We took a TGV from Angoulême to Paris and arrived in the evening. It was cold and raining but that did not discourage us from exploring. I decided to focus my attention on enjoying the night with Lindsay so I left my camera at the hotel. I did get a few iPhone shots of our night though. We took the metro to the Hotel de Ville, and walked in a bit of rain to a great little classic French Bistro called Le Trumilou on the Seine. It was delicious. Classic French dishes were consumed, including duck breast.
By the time we left it was absolutely pouring and we were lamenting our lack of umbrella. Within a few minutes we were soaked to the bone. We continued our explorations one overhang at a time, until we found a little shop selling umbrellas near the Centre Georges Pompidou. Then we headed over to Pont Neuf. Eight years ago I proposed to Lindsay in this very alcove on Pont Neuf. That March was much more pleasant than this one. Still, it was nice reliving that memory, even in a little bit of freezing rain. We explored a little bit more near Isle de la Cite, Hotel de Ville, and Chatelet before it started snowing on us. It was a freak storm -- never before have I seen snow in Paris in March. My feet were soaked and it was freezing, so got on the metro back to the hotel to escape the cold. It was still snowing when we woke up in the morning. We had a great breakfast of crêpes, omelette, and hot chocolate at a brasserie on Rue Sebastopol.
Before long my feet were soaked again, so we headed down to Rue de Rivoli to do some shopping, where I got some new shoes and socks. Best purchase of the trip. Despite the snow I had my camera. We walked over to Pont Neuf once again and I took a few shots as we looked around for gifts for the kids.
Pont Neuf. This is the spot. A few of the bateaux mouches were still running, although I don't think there was anybody on them. Notre Dame de Paris. And more Notre Dame. These ducks were regretting their early flight north. Paris is such a wonderful walking city, it's a shame that it was so cold, wet, and slushy. It really slowed us down and despite the beauty of snow, the city is not built to deal with it. We actually went inside the cathedral for a little while to escape the cold. We were racking our brains for fun things to do inside, and instead of visiting one of the many art museums, we decided to go underground to Les Catacombes. Turns out we were not the only ones with the idea, and we waited in line in the cold snow for 45 minutes to get in. The Catacombes of Paris is an underground ossuary that holds the remains of about six million people, and fills a section of extensive caverns and tunnels which were originally stone quarries dating back to Roman times. This is the entryway to the Catacombes. which says "Stop, here is the empire of death!"
Much of old Paris including Notre Dame was built with the stone quarried beneath the city. There are an estimated 186 miles of tunnels under the streets of Paris, and the entrance is a spiral staircase that descends 19 meters. The Catacombes of Paris was originally established in 1786. Due to the extremely unsanitary conditions of Paris' overcrowded church cemetaries, millions of bodies were exhumed and carried into the tunnels over the course of many years. In the early 1800s the Catacombes were renovated and the bones were arranged in the configuration in which they are seen today. The skulls are often arranged quite artistically in patterned designs of hearts, crosses and the like. Below: Skulls, femurs, skulls, tibias, skulls, femurs. It was pretty dark down there and flash photos are not allowed, so I had to use my tripod to get a few shots when I could. While the Catacombes are a great place to dispose of old bodies, they also serve the purpose of limiting the height of Paris buildings. Because of the underground city of tunnels, large foundations cannot be built and thus there are not many tall buildings in Paris. I think it's a good thing. After the Catacombes, we got lunch at a kebab place, and then went back to the hotel to defrost (in spite our metro stop being shut down due to the snow). Then we headed back out to Montmartre. Once again, I left my camera at the hotel so I could just enjoy my time with Lindsay. I love Montmartre and it's one of those places in Paris at which I have a lot of fond memories from the time when I lived there.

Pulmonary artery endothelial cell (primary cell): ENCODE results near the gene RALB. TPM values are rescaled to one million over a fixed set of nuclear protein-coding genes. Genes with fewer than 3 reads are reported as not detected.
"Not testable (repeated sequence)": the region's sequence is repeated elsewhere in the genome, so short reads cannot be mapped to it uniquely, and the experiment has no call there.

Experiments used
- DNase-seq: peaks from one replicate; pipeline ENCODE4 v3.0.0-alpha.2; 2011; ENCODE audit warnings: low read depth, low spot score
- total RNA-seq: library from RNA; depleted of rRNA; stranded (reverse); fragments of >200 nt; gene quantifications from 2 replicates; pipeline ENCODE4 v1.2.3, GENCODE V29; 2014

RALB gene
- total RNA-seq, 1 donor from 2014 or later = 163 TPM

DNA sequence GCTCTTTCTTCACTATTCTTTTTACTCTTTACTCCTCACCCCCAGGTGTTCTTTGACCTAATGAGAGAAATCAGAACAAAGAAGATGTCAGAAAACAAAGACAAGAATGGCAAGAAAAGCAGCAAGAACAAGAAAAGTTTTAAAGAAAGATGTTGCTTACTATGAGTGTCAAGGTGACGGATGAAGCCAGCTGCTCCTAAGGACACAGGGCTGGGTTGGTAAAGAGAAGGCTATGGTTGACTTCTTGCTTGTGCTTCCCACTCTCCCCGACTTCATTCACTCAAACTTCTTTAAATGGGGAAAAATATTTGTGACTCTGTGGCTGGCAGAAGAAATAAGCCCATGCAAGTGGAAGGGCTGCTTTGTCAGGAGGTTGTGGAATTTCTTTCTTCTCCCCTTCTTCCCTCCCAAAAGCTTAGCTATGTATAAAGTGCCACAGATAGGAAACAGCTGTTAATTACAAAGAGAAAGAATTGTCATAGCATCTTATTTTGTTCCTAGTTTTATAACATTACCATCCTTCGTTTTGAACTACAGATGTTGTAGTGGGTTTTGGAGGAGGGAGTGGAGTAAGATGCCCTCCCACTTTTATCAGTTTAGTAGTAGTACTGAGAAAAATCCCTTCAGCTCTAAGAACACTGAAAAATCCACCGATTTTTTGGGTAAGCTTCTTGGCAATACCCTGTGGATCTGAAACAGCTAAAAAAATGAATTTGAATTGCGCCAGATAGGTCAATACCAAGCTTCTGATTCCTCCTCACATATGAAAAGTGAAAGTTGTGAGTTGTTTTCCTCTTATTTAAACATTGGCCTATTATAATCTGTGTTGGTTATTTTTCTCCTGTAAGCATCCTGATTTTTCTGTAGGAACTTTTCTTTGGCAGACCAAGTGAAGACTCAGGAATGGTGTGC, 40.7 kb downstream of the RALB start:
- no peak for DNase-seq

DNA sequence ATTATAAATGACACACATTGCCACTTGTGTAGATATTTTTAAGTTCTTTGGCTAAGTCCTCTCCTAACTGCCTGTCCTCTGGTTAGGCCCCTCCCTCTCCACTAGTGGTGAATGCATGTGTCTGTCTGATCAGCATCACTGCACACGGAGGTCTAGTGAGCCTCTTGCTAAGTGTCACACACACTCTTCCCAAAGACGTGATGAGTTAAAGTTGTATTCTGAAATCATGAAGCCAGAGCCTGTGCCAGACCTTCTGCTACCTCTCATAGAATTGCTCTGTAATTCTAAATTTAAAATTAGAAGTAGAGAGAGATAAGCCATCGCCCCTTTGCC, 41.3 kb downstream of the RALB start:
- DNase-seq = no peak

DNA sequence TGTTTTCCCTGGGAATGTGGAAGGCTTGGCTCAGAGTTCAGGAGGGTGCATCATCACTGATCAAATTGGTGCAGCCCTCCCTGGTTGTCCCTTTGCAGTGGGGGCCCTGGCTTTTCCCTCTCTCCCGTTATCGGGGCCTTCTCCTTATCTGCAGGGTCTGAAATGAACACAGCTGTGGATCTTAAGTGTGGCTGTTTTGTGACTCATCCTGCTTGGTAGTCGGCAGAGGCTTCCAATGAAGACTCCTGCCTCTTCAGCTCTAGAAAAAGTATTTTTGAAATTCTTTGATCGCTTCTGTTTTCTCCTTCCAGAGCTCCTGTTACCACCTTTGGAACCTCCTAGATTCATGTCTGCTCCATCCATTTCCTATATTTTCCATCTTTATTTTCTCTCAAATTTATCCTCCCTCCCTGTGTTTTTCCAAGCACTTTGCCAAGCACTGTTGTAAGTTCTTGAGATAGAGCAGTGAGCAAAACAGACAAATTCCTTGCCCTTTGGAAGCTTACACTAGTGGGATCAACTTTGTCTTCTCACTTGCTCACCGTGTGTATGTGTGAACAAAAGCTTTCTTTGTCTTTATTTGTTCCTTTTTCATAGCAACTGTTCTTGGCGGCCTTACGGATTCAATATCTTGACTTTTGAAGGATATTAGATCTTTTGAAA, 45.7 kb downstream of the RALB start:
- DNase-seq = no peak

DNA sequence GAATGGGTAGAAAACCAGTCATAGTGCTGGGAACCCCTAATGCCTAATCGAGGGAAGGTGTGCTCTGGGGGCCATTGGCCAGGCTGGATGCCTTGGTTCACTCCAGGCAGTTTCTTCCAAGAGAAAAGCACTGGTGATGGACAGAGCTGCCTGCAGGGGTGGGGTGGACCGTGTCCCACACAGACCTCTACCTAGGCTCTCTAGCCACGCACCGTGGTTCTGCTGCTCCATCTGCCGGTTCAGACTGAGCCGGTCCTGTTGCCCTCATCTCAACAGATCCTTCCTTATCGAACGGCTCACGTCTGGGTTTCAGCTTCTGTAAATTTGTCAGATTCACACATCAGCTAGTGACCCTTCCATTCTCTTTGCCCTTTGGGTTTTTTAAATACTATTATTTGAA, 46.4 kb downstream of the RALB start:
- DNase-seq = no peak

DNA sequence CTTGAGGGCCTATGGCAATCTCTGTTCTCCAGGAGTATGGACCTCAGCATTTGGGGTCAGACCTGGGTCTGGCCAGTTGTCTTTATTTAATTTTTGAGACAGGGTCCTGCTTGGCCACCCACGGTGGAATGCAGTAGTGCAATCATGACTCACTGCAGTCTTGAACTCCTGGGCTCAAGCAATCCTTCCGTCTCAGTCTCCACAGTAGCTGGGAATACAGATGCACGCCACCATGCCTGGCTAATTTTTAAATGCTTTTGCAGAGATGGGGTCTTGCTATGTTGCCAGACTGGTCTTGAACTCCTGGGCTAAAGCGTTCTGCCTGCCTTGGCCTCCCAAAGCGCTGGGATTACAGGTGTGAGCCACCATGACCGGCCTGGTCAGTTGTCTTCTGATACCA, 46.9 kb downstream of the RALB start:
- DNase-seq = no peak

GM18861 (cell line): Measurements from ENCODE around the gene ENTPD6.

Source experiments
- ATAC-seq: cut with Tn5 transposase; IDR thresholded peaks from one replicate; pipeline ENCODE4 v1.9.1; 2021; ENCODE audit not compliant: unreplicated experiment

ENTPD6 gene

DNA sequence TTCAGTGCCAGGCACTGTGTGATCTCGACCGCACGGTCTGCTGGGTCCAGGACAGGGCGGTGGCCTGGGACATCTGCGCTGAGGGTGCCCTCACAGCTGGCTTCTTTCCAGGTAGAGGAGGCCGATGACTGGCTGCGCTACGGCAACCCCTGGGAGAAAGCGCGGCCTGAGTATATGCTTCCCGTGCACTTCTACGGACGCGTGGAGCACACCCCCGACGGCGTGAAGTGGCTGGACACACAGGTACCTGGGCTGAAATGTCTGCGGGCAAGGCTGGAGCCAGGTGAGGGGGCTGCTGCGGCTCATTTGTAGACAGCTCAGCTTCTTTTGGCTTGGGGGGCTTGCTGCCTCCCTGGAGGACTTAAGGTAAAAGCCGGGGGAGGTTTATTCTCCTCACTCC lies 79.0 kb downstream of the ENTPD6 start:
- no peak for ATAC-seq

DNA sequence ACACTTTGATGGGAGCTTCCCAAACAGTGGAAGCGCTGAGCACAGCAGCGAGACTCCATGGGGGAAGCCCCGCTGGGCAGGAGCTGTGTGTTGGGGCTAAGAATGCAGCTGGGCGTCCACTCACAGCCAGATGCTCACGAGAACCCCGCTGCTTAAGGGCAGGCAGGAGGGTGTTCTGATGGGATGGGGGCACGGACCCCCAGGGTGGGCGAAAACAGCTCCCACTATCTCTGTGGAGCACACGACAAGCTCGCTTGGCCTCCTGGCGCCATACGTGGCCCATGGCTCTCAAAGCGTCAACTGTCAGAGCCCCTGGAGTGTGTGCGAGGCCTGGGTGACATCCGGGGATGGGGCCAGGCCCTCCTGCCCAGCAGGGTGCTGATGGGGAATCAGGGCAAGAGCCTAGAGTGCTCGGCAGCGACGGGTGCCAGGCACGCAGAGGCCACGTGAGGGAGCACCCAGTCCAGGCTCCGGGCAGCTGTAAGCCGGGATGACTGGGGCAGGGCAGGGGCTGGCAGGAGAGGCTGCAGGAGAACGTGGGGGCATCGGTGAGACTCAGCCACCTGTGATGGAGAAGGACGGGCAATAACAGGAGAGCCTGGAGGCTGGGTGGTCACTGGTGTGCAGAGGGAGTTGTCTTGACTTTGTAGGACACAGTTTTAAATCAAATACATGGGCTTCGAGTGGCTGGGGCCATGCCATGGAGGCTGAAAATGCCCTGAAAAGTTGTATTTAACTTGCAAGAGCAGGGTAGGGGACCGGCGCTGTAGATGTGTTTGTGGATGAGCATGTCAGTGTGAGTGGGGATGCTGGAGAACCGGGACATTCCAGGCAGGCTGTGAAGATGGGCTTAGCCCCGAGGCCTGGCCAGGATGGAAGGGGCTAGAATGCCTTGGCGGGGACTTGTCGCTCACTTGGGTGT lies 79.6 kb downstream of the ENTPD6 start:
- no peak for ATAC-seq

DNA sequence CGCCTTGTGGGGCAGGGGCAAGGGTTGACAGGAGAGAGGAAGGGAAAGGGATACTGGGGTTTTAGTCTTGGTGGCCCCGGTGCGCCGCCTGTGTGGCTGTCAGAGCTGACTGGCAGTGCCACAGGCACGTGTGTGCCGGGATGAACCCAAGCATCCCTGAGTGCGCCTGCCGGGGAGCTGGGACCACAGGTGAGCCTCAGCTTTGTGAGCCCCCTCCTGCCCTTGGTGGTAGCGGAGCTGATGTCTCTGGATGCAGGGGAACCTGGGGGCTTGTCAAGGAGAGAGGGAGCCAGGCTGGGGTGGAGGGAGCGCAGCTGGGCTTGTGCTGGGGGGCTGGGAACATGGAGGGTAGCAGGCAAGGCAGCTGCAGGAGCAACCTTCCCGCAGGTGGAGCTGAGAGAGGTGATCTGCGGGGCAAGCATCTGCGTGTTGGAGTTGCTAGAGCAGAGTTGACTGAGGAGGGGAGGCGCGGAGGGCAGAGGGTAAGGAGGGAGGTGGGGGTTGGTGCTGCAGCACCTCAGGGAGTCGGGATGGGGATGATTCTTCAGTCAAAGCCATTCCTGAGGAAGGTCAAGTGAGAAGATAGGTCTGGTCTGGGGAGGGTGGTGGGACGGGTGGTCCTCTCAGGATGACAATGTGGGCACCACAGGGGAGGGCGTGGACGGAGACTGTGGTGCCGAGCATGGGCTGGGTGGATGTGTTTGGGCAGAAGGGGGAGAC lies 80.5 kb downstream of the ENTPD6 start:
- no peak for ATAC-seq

After climbing up Montmartre to the Sacre Coeur, I somewhat regretted leaving my camera at the hotel, as I missed a great opportunity to get a unique snowy shot of the Montmartre steps, which looked beautiful despite my burning thighs. The iPhone had to do it.
We walked around and talked on Martmartre--the place was so empty because of the snow, which was nice. It's such a romantic place.
We headed down the hill to a wonderful French hipster restaurant called Cheri Bibi. It was so French, except with great service, and really delicious.
In spite of the snow, cold, and wet feet, we really had a memorable day.
We headed back to the hotel in along the deserted snowy streets after midnight, for our last night of the trip. Little did we know the troubles we would encounter getting home to Seattle. Suffice to say that trouble with metro tickets, a cancelled flight, a delayed flight, an unplanned stop in Boston overnight (got to spend a few hours with dear friends Marcus and Sarah at least!), another missed flight, a rescheduled flight, hundreds of dollars down the drain, and missing luggage for 3 days made the journey home pretty interesting. When we did get back, it was so sweet to see the kids again.
Amazing photos and commentary of your trip. Were you able to dictate the descriptions or did you have to key in every word? Aaron, you should publish a photo book of the trip. The pictures and descriptions are that good
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